Living the Questions
I came across a post today that simply read: “How do you let go?”
That is a real question, in the sense that Rilke encouraged in Letters to a Young Poet. A question that has no immediate answers, a question you live into. And that living-into yields not a sense of definitiveness or fruition the urge for an answer wants, but offers rather, a realignment and transmission in seeing, feeling and opening differently.
With any death and change there are the events and the transforming. There is the outer layer of pure presence and absence and then there is our own swimming and becoming and dissolving in new arrangements and processes. We might try to “figure out” the isolated parts of change in ways that create and embed patterns of personal and cultural narrative which often can strengthen our dualistic notions (good vs bad), fuel the hope for transcendence of the “bad” and fortify our attachment to the safer logics of linearity. We reflexively feel pain is a problem and that somehow the happiness-es we are capable of envisioning are a real goal that grants it’s own permanency once attained. Striving toward happiness is not innately bad, necessarily. In experiencing ease and delight we all instinctively seek it out and in greater quantity. But in blindly doing so, we can avoid our and the worlds nature and depths. When we one-pointedly work toward some perfection of happiness we remain ignorant to how happiness is changing and conditional and in interdependent dance within a spectrum of experience, wanted and unwanted, that together create an enigmatic, ever-morphing totality. In trying to isolate the sweet bits or stretching them into an idealized end goal, they merely continue their compulsion to dissolve as we continue to try and fail and feel frustrated by the nonsensical bewilderment which keeps our perfections distant.
In her book, Why Religion, Elaine Pagels weaves her decades long scholarship in Gnostic Christianity with her journey in grieving the deaths of her first son and her husband. In one chapter she writes about origin stories and the evolution of the understanding of Genesis, how it became appropriated as meaning suffering and death were punishment. And how this translates into our daily lives as vulnerable and changing beings going through death. She writes, “Since our everyday experience shows that we’re a fragile, mortal species like any other, why do people keep telling and retelling stories that blatantly contradict that experience? Or do stories like that emerge from our stubborn instinct of denial, as with Mark Twain, who joked that “I know that everyone dies, but I always thought an exception would be made in my case?” “
Answers, at first blush, seem more comforting than not knowing. We have our story and our category and that gives us some sense of organization which confirms the space around us and the ground beneath us. But answers to our greater questions are often snapshots of a moving reality, of process and becoming. Perfect and true in the moment of capture but less of a match as we experience and interact and come into deeper knowledge.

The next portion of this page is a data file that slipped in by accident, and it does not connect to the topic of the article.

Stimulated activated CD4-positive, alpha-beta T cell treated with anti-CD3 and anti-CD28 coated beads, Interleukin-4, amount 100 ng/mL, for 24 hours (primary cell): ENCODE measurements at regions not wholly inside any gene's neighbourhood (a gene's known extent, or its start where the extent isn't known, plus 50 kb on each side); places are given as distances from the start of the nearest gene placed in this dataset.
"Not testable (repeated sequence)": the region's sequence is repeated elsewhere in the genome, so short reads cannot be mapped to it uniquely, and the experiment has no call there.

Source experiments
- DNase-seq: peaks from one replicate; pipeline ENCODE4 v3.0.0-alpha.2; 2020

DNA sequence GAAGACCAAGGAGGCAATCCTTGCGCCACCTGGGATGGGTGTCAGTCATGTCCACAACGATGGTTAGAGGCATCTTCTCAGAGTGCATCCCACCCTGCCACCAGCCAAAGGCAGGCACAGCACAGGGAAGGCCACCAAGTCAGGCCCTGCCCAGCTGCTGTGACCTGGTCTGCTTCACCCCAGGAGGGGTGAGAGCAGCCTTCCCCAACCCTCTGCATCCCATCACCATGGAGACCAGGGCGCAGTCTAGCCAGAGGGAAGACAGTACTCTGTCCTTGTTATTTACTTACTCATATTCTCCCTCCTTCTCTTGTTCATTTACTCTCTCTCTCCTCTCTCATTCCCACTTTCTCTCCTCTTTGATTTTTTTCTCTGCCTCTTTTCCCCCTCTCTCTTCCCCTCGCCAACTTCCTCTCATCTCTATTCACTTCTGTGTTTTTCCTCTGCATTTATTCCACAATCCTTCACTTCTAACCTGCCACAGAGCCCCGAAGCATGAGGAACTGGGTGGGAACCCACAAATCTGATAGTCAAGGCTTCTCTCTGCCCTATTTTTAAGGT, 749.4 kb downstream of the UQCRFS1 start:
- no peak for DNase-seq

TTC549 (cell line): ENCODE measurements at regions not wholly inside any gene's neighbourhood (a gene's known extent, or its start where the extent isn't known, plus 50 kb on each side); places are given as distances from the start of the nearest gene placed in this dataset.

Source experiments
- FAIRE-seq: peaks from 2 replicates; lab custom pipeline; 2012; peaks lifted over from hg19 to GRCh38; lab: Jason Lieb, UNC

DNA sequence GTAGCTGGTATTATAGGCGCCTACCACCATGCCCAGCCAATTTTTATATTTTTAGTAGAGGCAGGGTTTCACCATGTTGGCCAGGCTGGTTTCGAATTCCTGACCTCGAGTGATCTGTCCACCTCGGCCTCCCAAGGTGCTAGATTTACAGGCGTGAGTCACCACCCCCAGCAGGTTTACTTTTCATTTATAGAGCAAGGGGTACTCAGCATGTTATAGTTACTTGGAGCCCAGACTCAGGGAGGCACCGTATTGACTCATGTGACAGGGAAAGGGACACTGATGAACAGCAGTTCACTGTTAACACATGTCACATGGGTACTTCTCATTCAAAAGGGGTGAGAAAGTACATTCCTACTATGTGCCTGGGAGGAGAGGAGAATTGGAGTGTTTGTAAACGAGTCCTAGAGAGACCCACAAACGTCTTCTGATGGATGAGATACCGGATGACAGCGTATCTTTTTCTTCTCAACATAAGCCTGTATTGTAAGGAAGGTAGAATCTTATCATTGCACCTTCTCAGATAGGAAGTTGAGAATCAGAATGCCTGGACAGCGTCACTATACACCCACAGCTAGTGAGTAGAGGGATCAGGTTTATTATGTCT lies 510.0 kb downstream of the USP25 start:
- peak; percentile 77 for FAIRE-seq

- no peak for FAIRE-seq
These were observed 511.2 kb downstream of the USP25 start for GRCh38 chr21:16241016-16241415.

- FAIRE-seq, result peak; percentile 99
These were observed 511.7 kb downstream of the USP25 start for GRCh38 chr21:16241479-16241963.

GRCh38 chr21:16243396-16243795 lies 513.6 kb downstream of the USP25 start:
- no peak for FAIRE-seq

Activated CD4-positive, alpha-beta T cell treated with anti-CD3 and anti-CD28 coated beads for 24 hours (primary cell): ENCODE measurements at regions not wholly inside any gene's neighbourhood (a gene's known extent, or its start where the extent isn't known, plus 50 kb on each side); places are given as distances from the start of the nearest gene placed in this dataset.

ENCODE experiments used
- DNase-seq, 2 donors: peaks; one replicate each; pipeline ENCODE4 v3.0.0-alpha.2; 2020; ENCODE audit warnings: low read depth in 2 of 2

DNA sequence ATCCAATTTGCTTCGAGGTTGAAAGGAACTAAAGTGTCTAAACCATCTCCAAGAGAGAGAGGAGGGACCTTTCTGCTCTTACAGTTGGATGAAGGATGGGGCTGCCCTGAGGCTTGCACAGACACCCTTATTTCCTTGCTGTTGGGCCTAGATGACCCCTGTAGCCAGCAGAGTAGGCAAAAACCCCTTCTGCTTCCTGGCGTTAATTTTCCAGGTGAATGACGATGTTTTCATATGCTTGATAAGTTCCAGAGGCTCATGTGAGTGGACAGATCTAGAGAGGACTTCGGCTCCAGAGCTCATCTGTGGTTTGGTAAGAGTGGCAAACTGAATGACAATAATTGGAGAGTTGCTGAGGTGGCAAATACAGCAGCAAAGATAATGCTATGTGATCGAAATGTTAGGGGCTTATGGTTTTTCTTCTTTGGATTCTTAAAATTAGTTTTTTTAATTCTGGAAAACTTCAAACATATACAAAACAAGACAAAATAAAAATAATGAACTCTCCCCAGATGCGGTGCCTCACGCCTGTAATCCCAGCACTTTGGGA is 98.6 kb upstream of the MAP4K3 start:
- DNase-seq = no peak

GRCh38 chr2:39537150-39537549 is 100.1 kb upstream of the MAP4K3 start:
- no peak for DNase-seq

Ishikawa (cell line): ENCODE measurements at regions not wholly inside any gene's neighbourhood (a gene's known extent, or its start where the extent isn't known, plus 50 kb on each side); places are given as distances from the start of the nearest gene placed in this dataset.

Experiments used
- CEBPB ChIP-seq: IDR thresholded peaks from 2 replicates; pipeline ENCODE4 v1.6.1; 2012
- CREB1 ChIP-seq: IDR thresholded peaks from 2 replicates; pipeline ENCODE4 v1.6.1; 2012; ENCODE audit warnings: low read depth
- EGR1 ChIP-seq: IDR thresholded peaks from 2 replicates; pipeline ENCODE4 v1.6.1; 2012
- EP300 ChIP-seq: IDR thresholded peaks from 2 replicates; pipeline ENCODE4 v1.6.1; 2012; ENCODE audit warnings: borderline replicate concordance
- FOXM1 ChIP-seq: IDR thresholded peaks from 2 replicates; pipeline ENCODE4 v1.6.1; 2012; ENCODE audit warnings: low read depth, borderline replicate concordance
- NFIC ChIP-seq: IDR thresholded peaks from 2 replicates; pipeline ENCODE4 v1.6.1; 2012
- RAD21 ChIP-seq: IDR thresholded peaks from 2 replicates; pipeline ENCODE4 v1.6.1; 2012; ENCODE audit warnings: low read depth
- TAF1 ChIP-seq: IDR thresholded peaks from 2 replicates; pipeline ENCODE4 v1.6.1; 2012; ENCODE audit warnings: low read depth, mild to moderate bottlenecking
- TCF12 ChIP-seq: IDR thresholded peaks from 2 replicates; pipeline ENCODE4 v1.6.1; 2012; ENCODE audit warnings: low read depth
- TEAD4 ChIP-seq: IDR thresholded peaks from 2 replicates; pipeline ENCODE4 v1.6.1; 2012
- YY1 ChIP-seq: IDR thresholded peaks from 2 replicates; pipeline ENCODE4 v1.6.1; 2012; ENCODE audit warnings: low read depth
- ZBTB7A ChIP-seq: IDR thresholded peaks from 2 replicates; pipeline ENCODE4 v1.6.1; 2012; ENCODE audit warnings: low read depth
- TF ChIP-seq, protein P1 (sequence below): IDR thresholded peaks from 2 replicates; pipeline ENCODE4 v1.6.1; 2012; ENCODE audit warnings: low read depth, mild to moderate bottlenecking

This all brings me back to letting go. Not only do I continue to hold this notion like an invitation in my life and an open question, but I learn continually from the folks I work with in the intimate spaces of dying and death. There seems to be no one moment of letting go. There are thresholds and times we leap or watch others do so. There are cliffs jumped and bridges crossed. There are those choices we make and the departures we have no choice in stopping or pausing or reversing. So letting go in the latter inevitablities invites us into experience. The letting go can be small or large discoveries of movement, of finding our our own bodies suddenly strange, learning ourselves anew in altered configurations. Letting go is sitting in the senses unpoetically and learning indescribable nuances of space and nature and eternity. All this wears, whittles and erodes the ego, which is the refining fire and pulsing of letting go. We find ourselves embodied in order to, in part, breathe distinctly into our unique form while also, ultimately, releasing any false notions of distinction as we do. It is our compelling and fundamental paradox: being full and empty at once.
We love and die and make art of both. And that art is most striking as pure resonance which only means devoid of any sheen of confirmation-need or distance-from. That demands our whole throat and raw insides opened out. It demands smelling smells and tasting each flavor and knowing the foulness and nourishing functions of waste. Light and dark, fragrant and foul. Such is the liminal space of being human.
Elaine Pagels also shared something that a psychologist friend said to her and her husband after their son died. She said, “Whenever I’ve known of the death of a child, the parents either tried to ignore what happened, and it ruined their lives- or else they turned it into the centerpiece, and it ruined their lives.” And this is such a central truth in so many of our devastations and transformations: that any extreme end of a spectrum, which amounts to any determination that one approach is the only approach, one belief the only belief, one snapshot the full totality, fails our tender plight. Letting go is our pulsing middle, our shaky paradoxical being. Full and empty. Living and dying. Loving in spite of and in celebration of our aloneness, the mystery of our beautiful human path.